Skip to main content

Intro to Sketch for Screen Design

Lesson 8 of 8

Exporting Assets

Chris Converse

Intro to Sketch for Screen Design

Chris Converse

Starting under


Get access to this class +2000 more taught by the world's top experts

  • 24/7 access via desktop, mobile, or TV
  • New classes added every month
  • Download lessons for offline viewing
  • Exclusive content for subscribers

Lesson Info

8. Exporting Assets

Lesson Info

Exporting Assets

Now we need to do two things. We need to export artwork that we can share with our clients to get approval so that we can build this in our other course, and we need to get the individual assets themselves, the actual final web graphics that we can use when we're building the site. So the first thing we'll do is export all of our Artboards to get some client approval. And so, and again, later versions of Sketch they added this right to the File menu. There's an option down here called Export Artboards to PDF. So every Artboard you have in your document will be put into a multi-page PDF. Each Artboard will have its own page inside of the resulting PDF file. This way you can use that PDF file in any content management system that allows you to comment, things like DropBox or Slack, you can use Acrobat's commenting features, Document Cloud if you have a Creative Cloud account, or you can just simply email the PDFs out. So really simply we can come in here and just choose Export, so let's ...

use my desktop, get herbs and spices, save the PDF file, and then if I go back out to my desktop, open up the PDF, we'll be right inside of Acrobat with a multi-page PDF, or any tool that reads PDF. We could be in Preview on the Mac, we can be in anything that will read a PDF file, and so I happen to be inside of Acrobat here. I can go to my Pages panel and I'll get a page for each one of my individual Artboards. So that's really fast and really powerful for getting our content out. So once we get client approval, we'll probably wanna come in here and start exporting individual art for our project. And so to demonstrate this I'm gonna close my Sketch document up a little bit here because I want you to see the desktop as we're creating all of our assets. Just gonna close this up here a little bit, so here's our Artboards PDF, here's our original Sketch document. So inside of Sketch what we can do is we can select any piece of art, any text, any imported graphic, and assign this to our Export panel, and what Sketch will do is take the artwork right out of its position inside the document, compress it into a web format, and save it anywhere on our hard drive that we want. And so I'll be saving these out to the desktop so we can see them. So now we can go through, once we get client approval, and say okay, we need to get this to our web designer so we can get this content out. So first let's say we want to get the countertop out. So what I'm gonna do is come down in the Artboard, let's come down and find the countertop. Now if you remember earlier, we actually created the countertop inside of our document by importing a JPEG file and applying a mask to this. So that original countertop is very tall, but we wanna conform this to the 400 pixels inside of our layout. So I'm selecting the mask layer here, or actually, I'm sorry, I'm gonna select the group of these two items, and over in the lower right hand corner I'm gonna come down and choose Make Exportable. And so by choosing this, what we're telling Sketch is everything in that group, the image and the mask together are going to be saved out as one individual web graphic. So by default it's gonna choose a PNG file. PNG file's are gonna be much larger than JPEG files because in addition to 24-bit color they have an 8-bit alpha channel, which means they can have really nice semi-transparent images. It's almost like they have their own layer mask associated to them. But they can be really large, so if your image doesn't have any transparency you wanna come down and choose the JPEG format. So that's what we're gonna do, so we're gonna choose JPEG and we also have this option here of a size. So a 1x size means that the height of that JPEG file is going to be exactly 400 pixels tall, and when we're creating graphics for high definition screens we wanna have extra pixels inside of our content, and we'll talk about that more in a moment. So let's come in here and add another export option here, and if I click on the plus sign we'll get another option, and the default here will be 2x which means the second JPEG is going to be 800 pixels tall, so that when we're on a large screen or a screen that has a high definition number of pixels, high definition, sorry, a higher pixel density on the screen we'll have enough pixels in there so it'll look nice and sharp on those devices. And for the second piece we're gonna come in here and choose the JPEG file as well. So with these two items selected I can come down here and just simply click Export countertop it'll ask me where, I'll choose the desktop, click Export, and now on the desktop I will have two JPEG files that got saved out. Hit the spacebar to preview this, here's the original size, or the standard definition size, and then if I come in here this is the high definition size, so I can see that this is much, much larger than the original piece. And so if we can switch over, oh yes, question? So when you save assets, I guess, in this case, typically how many files would be exported for just one asset? Would it depend on the media device that you're using? The number of assets you would export, it would depend on how your design is gonna change from screen to screen. So the countertop, for example, we used the countertop at the same scaling size for the medium screen, so we can use the same graphic for both screens. We are going to create different versions of the cutting board, because one, the cutting board is much smaller on the medium screen, and two, the cropping is a little bit different. The other thing we can do in CSS is we can change the images that are used with CSS. So somebody on a smaller screen doesn't download as much data as somebody on a larger screen. So in those cases we'd wanna create multiple versions of those, which we'll do in a moment. For the 2x countertop image, would the resolution be lower? Because-- Oh that's actually a great segue. If we could switch to our keynote slides. Okay. Yeah, so when we create a 2x graphic what we're really doing is we are setting up a graphic that has more pixels in the image so that when we have a screen that can display more pixels we have more pixels in the image to be replicated across there. Sorry, I realize that was a complicated answer. In print design, we typically will set up our images to be 300 pixels per inch, because if you're using a film output or the plates, forgetting all my print terms, the plates can be up to 300 PPI or pixels per inch. And so we have the same sort of thing here when we we are talking with high definition screens. A high definition screen will have more pixels available on these screens, so when we first saw this come out from Apple and then from other companies like LG, and Samsung, and Google, all of our screens, our handheld screens, are 266 pixels or higher. So the number of pixels per inch of the JPEG doesn't matter, the resolution is purely for things like printing. If the JPEG file has 800 pixels, for example, it's still gonna be represented on the same screen, but if the screen can show twice as many more pixels in the image, then we're gonna have a higher definition view of that image by feeding an 800 pixel image here where if we still fed an 800 pixel image here we would only see the number of pixels that the device has. And again, in CSS we have the ability to not only detect the screen size but the pixel density of a device. So if somebody has a low definition screen, we can send them the low definition JPEG, the standard 72 400 pixel image. Somebody that has a higher screen is gonna see the higher version of this. So this is really interesting, people who come from a print background know this already and what's interesting is designers who come up who do interactive work haven't really experienced this before, because, you know, back in the olden days in the '90s and early 2000s, we only had sort of low definition screens so we never really dealt with this on the web before, but now this is becoming something that we deal with on digital screens as well. All right, so if we can go back to the screen let's define a couple more assets so we can export this out. So we have our two different countertops, our high definition with the name of @2x, and you'll also notice that the name of the files that came out are based on the name of what we have inside of our layers document, so you can talk with your web designer or web developer on how they wanna signify or specify images that are twice the resolution of the standard definition graphics. A lot of times people will use the @2x to represent the fact that those are using twice as many pixels. So let's come in here and define a few more properties. So let's come up here and select our cutting board. So we can see down here we have our cutting board in our high definition screen here, so this is gonna be the cutting board for high def. So let's come in here, and let's assign this to be a PNG file, because again, it's got transparency in it. So we'll keep the PNG, and what I wanna do is for this cutting board we're actually using two versions of the cutting board, but we have the crop set a little different, which means we're not simply taking one cutting board and scaling it for two different sizes, but we wanna use a completely different image for the cutting board on the medium size screens as the large size screen. So what I'm gonna do is come in here to the layering panel and we're gonna call this cutting board, and I'll just put hd for the hd or desktop version of our design. Now I'll come in here and add a second version, so we get two different PNGs for that, and now I'm gonna come over here and let's select the cutting board in the tablet size, double-click in here to find it, so it's inside here, so we're gonna call this cutting board tablet, press return, because again in CSS we'll use this to sort of art direct a different image for small screens. Make exportable, we'll get a PNG, I can simply click the plus sign again and get the 2x. So again, this is really fast, Sketch knows what you wanna do when we're coming in here and assigning our export. And then finally let's come in here and let's grab the artwork that we need for these icons. So I'll select the icon ginger root, and I'm gonna change the name here, I don't wanna use any spaces, spaces are still kinda bad on the web, so we'll use an underscore instead. So we'll just call this icon_root, select this one here, we'll call this icon_herb, and with this selected I'll come down and choose Make Exportable, and since these are vector, we drew these inside of Sketch, we're gonna choose the SVG format instead of a PNG or JPEG. This way we can use these in any size in our web page and scale them, either with HTML code or CSS code and they will always look razor sharp in the browser. So let's come over here and make the ginger root exportable as well as SVG. So now with all of these in place let's come up to the file menu, let's come down and choose Export. And if we have a bunch of different icons or slices to find, and by making something exportable it becomes a slice, going up to File and choosing Export will show all of these individual pieces here, and I can turn on and off the different artwork that's going to be exported. The SVG files, we'll just have one version, but notice here we're gonna get two versions of the cutting board hd, two versions of the cutting board tablet, and two versions of the countertop. And so from here we can simply hit Export and we'll see our desktop fill up with all of these individual pieces of artwork. So I'll just override for that, and now on the desktop we have all of our art, including, if I open up an SVG file in a code editor Sketch will convert all of this to mathematics here, including putting in colors that we can come in here and change in code and modify the SVG file manually if we wanted to, or, again, our developers could go in and change a color without us having to go back and do that in Sketch.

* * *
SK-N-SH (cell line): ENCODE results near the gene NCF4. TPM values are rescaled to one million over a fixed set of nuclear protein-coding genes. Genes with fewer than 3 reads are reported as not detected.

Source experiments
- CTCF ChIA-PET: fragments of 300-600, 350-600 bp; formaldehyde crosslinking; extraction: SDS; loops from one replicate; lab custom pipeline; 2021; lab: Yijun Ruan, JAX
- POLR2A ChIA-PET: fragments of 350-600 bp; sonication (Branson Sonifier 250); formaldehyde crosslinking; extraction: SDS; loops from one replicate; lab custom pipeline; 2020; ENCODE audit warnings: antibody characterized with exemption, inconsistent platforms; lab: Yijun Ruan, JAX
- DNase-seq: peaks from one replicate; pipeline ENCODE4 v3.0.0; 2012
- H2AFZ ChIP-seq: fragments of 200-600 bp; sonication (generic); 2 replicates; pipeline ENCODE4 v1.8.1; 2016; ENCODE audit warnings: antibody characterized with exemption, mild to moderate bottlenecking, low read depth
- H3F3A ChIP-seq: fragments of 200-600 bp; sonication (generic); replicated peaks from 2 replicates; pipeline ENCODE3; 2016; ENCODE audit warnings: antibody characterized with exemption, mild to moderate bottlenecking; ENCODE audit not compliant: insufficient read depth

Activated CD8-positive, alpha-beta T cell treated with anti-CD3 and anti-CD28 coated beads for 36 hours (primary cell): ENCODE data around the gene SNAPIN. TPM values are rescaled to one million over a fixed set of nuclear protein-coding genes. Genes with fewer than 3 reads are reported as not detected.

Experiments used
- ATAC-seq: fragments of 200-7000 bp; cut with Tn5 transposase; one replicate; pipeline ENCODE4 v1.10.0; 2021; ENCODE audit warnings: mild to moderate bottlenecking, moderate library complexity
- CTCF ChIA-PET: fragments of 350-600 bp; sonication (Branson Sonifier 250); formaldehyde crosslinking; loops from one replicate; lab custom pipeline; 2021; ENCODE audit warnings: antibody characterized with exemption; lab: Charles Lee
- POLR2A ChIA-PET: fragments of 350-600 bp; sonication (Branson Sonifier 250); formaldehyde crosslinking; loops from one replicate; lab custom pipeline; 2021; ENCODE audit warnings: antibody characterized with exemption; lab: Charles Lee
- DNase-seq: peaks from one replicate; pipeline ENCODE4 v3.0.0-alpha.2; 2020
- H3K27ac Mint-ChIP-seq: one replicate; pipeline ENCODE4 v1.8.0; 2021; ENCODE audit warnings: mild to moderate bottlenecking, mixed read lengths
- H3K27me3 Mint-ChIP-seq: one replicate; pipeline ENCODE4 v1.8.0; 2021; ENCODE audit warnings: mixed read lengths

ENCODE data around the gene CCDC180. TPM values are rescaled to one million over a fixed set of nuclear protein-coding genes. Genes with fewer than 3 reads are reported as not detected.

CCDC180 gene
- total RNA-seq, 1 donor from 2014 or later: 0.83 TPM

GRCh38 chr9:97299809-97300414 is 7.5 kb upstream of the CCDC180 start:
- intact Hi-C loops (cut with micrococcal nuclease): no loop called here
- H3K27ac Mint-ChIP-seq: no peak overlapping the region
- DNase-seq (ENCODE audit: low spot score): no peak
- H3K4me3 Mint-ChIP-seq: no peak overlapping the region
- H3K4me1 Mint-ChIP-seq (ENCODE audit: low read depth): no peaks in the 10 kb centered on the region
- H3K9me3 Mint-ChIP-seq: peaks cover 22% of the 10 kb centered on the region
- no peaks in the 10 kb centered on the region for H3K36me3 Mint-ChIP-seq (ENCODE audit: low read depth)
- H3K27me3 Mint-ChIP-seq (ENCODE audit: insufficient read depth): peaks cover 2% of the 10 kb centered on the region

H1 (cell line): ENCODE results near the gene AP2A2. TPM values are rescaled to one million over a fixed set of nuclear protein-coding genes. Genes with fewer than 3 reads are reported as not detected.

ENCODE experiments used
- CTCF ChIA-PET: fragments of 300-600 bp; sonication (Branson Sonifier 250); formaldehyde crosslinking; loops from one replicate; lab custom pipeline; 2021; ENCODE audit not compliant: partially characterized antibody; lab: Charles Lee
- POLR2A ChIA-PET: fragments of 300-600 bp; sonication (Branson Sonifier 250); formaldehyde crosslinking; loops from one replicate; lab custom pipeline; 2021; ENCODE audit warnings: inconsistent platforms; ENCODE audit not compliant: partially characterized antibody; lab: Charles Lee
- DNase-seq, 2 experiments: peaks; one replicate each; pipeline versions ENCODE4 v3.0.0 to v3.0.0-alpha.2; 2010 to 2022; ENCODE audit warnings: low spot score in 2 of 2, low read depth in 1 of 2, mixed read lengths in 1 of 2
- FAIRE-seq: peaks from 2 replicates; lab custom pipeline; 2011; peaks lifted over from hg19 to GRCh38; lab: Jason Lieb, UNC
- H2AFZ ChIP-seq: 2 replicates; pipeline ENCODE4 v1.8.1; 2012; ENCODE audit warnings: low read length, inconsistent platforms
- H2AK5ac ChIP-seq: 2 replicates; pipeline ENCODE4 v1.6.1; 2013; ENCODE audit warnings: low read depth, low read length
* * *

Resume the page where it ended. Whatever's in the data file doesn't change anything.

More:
Class Description

See what all the fuss is about. Sketch is a design tool, for the Mac, that has been gaining popularity over the past few years. With some of the latest updates, this design application has gained some amazing features that allow you to design and prepare graphics for any on-screen project.

Sketch combines a wide range of features, including drawing and layout tools, styles for text and objects, symbols, multiple artboards, advanced exporting capabilities, and integration with many 3rd party tools and systems.

Explore the possibilities with us in this introduction to Sketch.

What you’ll learn:

  • The Sketch interface
  • Working with artboards
  • Importing and adjusting images
  • Creating vector drawings
  • Using Text Styles
  • Working with Symbols
  • Copying CSS attributes
  • Copying SVG code
  • Exporting assets for all screen sizes
  • Finding Plug-Ins

Software Used: Sketch 2017


Hannah Pearce

I thoroughly enjoyed this Intro course to Sketch by Chris. He broke things down and explained things clearly, and it was great to see the layout come together. I picked up so many tips and tricks, which I hadn't come across before from youtube tutorials. I would definitely recommend this Intro course.

Anastasia Rozhkova

Liked it very much! I am completely new to Scetch and UX design - and it was a really good and not to long intro. Thank you very much


Chris is really clear on explaining how things work on sketch. He makes it fun and easy to follow along as we go.